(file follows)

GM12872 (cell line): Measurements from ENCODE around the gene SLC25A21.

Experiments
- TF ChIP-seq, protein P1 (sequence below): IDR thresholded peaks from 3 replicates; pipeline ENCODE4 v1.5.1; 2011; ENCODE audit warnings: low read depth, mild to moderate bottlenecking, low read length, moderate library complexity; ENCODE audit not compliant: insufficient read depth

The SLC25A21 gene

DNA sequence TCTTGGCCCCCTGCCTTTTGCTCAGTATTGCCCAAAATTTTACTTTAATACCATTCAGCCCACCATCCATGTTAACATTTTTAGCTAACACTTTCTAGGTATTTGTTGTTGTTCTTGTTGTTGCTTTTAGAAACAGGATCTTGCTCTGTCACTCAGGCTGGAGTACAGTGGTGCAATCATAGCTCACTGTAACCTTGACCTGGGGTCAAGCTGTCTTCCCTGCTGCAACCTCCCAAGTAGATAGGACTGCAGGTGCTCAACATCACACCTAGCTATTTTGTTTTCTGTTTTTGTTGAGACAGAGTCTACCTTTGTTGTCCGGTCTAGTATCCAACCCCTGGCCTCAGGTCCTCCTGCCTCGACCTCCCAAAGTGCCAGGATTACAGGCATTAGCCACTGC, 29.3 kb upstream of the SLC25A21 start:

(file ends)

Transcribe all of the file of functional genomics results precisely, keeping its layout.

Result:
GM12872 (cell line): Measurements from ENCODE around the gene SLC25A21.

Experiments
- TF ChIP-seq, protein P1 (sequence below): IDR thresholded peaks from 3 replicates; pipeline ENCODE4 v1.5.1; 2011; ENCODE audit warnings: low read depth, mild to moderate bottlenecking, low read length, moderate library complexity; ENCODE audit not compliant: insufficient read depth

The SLC25A21 gene

DNA sequence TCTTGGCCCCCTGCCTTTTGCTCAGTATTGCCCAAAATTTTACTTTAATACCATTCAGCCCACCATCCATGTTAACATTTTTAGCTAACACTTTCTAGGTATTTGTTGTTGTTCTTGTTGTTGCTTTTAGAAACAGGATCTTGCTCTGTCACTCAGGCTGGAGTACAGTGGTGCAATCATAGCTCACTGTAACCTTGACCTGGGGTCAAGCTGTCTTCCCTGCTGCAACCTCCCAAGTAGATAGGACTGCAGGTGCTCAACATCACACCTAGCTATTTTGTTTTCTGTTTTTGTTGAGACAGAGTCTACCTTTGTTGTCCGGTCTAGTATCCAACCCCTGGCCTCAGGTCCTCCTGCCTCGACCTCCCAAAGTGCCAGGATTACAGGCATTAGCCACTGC, 29.3 kb upstream of the SLC25A21 start: